another (prettier) plot of the electromagnetic spectrum. The different
color-coded classifications reflect segments of the EM spectrum which
require different techniques for observation.
lower plot focuses on a portion of the spectrum from radio wavelengths
to x-rays. The gray-filled line demonstrates at what height in the Earth's
atmosphere incoming waves of light are blocked. Notice that the Earth's
atmosphere blocks high-energy light (UV, X-rays, Gamma rays) dozens
of miles above our heads. To observe astronomical X-ray sources, one
must therefore launch astronomical satellites above the atmosphere.
the opposite extreme, most radio- and visible- wavelength observations
are unimpeded by the atmosphere; the incoming photons can travel right
through. The atmosphere is transparent at such wavelengths. Transparency
is important since astronomers must be able to look through the atmosphere
to observe astronomical objects.
submillimeter wavelengths, ambient atmospheric water vapour will absorb
(block) incoming light. At low elevations, where most water vapour resides,
the atmosphere is very opaque at submillimeter wavelengths; the abundant
water vapour absorbs any incoming submillimeter photons before they
can reach the telescope. At higher elevations, however, the water content
decreases substantially. By minimizing the atmospheric water vapour,
one improves the transparency of the atmosphere and makes astronomical
observations possible. It is for this reason that infrared and submillimeter
observatories are built as high as possible; by being above some of
the atmosphere, the radiation from astronomical sources is much less
demonstrate how important a dry site is to a submillimeter observatory,
look at the following plot :
transparency (transmission efficiency) of the atmosphere at microwave
frequencies is plotted for two amounts of atmospheric water: 1 mm and
4 mm of precipitable water vapour. This term deserves an explanation:
4 mm of PWV means that if EVery molecule of water vapour above you could
be condensed into an ocean, it would be 4 mm deep! 4 mm of water vapour
is in fact still pretty dry, but EVen there, the atmosphere blocks all
but 2% of the light at 0.3 mm (800 GHz). Moved to a very high, dry site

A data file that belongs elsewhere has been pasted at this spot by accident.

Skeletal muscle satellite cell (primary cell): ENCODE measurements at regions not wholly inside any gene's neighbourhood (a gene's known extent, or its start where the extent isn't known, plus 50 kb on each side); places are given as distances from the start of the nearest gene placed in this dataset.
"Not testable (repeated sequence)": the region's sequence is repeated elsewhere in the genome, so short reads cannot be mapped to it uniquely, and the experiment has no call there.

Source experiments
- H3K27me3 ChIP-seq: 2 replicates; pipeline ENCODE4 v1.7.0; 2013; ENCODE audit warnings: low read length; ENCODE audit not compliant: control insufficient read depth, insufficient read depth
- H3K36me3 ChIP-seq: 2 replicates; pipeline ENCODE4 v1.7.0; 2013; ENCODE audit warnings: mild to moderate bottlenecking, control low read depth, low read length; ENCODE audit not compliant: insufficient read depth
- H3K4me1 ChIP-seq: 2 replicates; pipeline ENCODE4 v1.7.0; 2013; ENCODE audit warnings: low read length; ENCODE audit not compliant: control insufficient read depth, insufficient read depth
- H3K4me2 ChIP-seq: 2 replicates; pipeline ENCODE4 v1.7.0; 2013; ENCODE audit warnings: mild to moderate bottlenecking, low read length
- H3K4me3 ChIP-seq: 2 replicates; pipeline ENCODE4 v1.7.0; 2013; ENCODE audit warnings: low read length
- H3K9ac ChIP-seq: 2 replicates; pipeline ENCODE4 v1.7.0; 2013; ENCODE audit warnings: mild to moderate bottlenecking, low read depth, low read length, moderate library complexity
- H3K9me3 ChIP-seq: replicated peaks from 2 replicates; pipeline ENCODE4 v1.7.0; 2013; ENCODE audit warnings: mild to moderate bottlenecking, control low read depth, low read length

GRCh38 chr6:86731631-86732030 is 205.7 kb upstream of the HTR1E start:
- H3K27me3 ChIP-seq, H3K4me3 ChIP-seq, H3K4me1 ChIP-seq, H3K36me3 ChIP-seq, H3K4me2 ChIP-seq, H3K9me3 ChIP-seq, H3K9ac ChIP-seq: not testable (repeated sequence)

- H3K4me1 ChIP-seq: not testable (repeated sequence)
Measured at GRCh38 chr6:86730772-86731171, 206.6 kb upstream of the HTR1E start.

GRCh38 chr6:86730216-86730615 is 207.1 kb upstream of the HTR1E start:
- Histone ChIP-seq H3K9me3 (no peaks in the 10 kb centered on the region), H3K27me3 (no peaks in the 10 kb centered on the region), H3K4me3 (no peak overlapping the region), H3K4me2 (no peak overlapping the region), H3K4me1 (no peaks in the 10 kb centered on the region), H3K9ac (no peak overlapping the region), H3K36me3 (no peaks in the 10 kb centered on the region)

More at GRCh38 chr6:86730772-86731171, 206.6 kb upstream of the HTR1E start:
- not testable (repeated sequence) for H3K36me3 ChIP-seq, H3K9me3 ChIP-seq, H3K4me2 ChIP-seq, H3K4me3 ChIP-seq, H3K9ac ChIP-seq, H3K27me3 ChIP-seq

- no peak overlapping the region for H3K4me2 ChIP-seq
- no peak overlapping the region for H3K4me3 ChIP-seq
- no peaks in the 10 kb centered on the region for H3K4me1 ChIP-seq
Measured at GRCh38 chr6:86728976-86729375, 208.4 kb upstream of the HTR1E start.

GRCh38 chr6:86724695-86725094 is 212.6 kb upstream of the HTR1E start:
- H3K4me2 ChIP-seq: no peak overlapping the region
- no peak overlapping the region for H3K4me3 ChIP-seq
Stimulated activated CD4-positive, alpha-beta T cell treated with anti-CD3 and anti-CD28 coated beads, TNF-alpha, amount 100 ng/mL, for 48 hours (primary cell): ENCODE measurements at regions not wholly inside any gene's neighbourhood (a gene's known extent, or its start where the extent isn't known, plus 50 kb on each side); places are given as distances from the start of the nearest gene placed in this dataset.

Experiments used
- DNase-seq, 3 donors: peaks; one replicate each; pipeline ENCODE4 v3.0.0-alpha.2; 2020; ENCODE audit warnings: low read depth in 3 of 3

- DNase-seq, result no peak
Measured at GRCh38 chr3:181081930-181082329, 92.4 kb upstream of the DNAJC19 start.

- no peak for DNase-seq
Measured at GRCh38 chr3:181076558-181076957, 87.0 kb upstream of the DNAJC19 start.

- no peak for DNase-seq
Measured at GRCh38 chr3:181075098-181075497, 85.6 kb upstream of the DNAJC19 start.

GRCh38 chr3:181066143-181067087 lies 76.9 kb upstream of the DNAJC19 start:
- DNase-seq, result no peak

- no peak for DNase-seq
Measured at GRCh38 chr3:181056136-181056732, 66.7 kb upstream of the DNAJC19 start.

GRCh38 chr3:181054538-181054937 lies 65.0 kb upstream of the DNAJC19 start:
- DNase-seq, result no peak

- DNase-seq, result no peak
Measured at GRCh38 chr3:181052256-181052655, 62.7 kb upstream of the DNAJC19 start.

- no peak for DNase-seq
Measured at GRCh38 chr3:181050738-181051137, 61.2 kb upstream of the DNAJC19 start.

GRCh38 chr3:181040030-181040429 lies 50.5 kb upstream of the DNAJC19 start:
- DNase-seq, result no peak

under excellent conditions, you might expect to see 1 mm of PVW; and
the atmosphere would pass about 25% of the light at 0.3 mm. Lower frequency
observations (below 200 GHz, a.k.a "millimeter"-wave astronomy)
can be performed under conditions when submillimeter observations are
impractical or impossible.
astronomy promises to yield a new view upon the Universe we live in,
almost certainly shedding light upon many of the outstanding questions
in modern astronomy.
the most pressing of these questions is how stars are formed. Stars
are born from the material between other stars. In some regions of space,
the density of gas and dust is much higher than the norm, and atoms
are sufficiently shielded from destructive high-energy photons to interact
with other atoms to form simple molecules. In the highest density central
regions of such molecular clouds, material is so well shielded that
delicate, complex molecules can form. It is from these molecular cloud
cores that new stars (including our own Sun) are born. The study of
the chemistry in such regions can not only lead to an improved understanding
of the physical conditions in such a "stellar nursery", but
also can provide clues to the composition of other star-forming (and
possibly planet-forming and life-giving) solar systems. Such studies
may help astronomers understand the conditions from which life evolved
the star forming process occurs behind so much intervening dusty material,
visible-light telescopes cannot see what is happening. By moving to
the infrared, sub-millimeter and millimeter wavelength regions, where
the effects of this obscuration are nearly negligible, astronomers can
begin to directly probe regions where stars are actively being born.
the star forming process has many astronomical consequences. Knowing
what physical conditions are needed to form molecular cloud complexes
is important in understanding the star-forming EVolution of galaxies,
both in the current age and, perhaps most importantly, when galaxies
were first forming. The understanding of how a single star forms from
a molecular cloud, then, has EVen cosmological implications.